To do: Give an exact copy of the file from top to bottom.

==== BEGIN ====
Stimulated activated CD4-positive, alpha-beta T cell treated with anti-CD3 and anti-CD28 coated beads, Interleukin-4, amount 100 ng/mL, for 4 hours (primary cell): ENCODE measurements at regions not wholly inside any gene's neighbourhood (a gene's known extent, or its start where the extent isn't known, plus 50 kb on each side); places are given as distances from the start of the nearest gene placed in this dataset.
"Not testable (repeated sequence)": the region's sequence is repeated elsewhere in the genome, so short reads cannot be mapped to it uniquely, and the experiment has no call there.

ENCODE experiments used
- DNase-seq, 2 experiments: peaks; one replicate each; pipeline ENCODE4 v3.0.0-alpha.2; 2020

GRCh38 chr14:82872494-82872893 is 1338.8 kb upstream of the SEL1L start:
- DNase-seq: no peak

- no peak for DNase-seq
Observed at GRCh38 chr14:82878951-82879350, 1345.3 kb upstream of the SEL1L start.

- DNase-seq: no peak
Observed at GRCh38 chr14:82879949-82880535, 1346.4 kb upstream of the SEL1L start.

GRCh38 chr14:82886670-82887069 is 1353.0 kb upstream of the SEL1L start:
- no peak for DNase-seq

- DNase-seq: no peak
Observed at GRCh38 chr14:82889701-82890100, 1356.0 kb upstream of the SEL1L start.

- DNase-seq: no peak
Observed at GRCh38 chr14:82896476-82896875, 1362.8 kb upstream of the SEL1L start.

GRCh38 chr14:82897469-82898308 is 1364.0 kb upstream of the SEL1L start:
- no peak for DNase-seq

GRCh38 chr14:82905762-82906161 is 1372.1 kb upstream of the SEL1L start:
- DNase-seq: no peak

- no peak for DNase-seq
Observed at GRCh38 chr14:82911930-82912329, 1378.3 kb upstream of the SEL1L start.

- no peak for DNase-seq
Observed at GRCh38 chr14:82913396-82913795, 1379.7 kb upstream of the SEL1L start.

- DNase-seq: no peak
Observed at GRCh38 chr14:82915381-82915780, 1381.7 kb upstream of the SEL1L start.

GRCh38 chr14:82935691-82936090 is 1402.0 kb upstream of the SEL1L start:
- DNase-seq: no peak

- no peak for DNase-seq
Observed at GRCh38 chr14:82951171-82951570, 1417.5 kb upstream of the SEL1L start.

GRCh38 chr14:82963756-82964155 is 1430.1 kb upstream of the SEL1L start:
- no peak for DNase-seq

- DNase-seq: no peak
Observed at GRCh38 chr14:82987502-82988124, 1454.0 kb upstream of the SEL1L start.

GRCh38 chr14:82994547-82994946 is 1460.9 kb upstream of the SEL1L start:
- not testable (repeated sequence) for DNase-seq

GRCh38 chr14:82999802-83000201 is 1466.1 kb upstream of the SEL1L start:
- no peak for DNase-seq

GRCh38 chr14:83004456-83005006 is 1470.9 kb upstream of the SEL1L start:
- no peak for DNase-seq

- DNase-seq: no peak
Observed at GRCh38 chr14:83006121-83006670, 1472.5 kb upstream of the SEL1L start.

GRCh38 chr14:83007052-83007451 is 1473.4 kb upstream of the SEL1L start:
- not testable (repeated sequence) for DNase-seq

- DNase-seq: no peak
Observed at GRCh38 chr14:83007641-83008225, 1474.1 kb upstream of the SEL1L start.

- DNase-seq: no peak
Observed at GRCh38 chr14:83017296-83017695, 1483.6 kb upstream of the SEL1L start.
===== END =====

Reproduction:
Stimulated activated CD4-positive, alpha-beta T cell treated with anti-CD3 and anti-CD28 coated beads, Interleukin-4, amount 100 ng/mL, for 4 hours (primary cell): ENCODE measurements at regions not wholly inside any gene's neighbourhood (a gene's known extent, or its start where the extent isn't known, plus 50 kb on each side); places are given as distances from the start of the nearest gene placed in this dataset.
"Not testable (repeated sequence)": the region's sequence is repeated elsewhere in the genome, so short reads cannot be mapped to it uniquely, and the experiment has no call there.

ENCODE experiments used
- DNase-seq, 2 experiments: peaks; one replicate each; pipeline ENCODE4 v3.0.0-alpha.2; 2020

GRCh38 chr14:82872494-82872893 is 1338.8 kb upstream of the SEL1L start:
- DNase-seq: no peak

- no peak for DNase-seq
Observed at GRCh38 chr14:82878951-82879350, 1345.3 kb upstream of the SEL1L start.

- DNase-seq: no peak
Observed at GRCh38 chr14:82879949-82880535, 1346.4 kb upstream of the SEL1L start.

GRCh38 chr14:82886670-82887069 is 1353.0 kb upstream of the SEL1L start:
- no peak for DNase-seq

- DNase-seq: no peak
Observed at GRCh38 chr14:82889701-82890100, 1356.0 kb upstream of the SEL1L start.

- DNase-seq: no peak
Observed at GRCh38 chr14:82896476-82896875, 1362.8 kb upstream of the SEL1L start.

GRCh38 chr14:82897469-82898308 is 1364.0 kb upstream of the SEL1L start:
- no peak for DNase-seq

GRCh38 chr14:82905762-82906161 is 1372.1 kb upstream of the SEL1L start:
- DNase-seq: no peak

- no peak for DNase-seq
Observed at GRCh38 chr14:82911930-82912329, 1378.3 kb upstream of the SEL1L start.

- no peak for DNase-seq
Observed at GRCh38 chr14:82913396-82913795, 1379.7 kb upstream of the SEL1L start.

- DNase-seq: no peak
Observed at GRCh38 chr14:82915381-82915780, 1381.7 kb upstream of the SEL1L start.

GRCh38 chr14:82935691-82936090 is 1402.0 kb upstream of the SEL1L start:
- DNase-seq: no peak

- no peak for DNase-seq
Observed at GRCh38 chr14:82951171-82951570, 1417.5 kb upstream of the SEL1L start.

GRCh38 chr14:82963756-82964155 is 1430.1 kb upstream of the SEL1L start:
- no peak for DNase-seq

- DNase-seq: no peak
Observed at GRCh38 chr14:82987502-82988124, 1454.0 kb upstream of the SEL1L start.

GRCh38 chr14:82994547-82994946 is 1460.9 kb upstream of the SEL1L start:
- not testable (repeated sequence) for DNase-seq

GRCh38 chr14:82999802-83000201 is 1466.1 kb upstream of the SEL1L start:
- no peak for DNase-seq

GRCh38 chr14:83004456-83005006 is 1470.9 kb upstream of the SEL1L start:
- no peak for DNase-seq

- DNase-seq: no peak
Observed at GRCh38 chr14:83006121-83006670, 1472.5 kb upstream of the SEL1L start.

GRCh38 chr14:83007052-83007451 is 1473.4 kb upstream of the SEL1L start:
- not testable (repeated sequence) for DNase-seq

- DNase-seq: no peak
Observed at GRCh38 chr14:83007641-83008225, 1474.1 kb upstream of the SEL1L start.

- DNase-seq: no peak
Observed at GRCh38 chr14:83017296-83017695, 1483.6 kb upstream of the SEL1L start.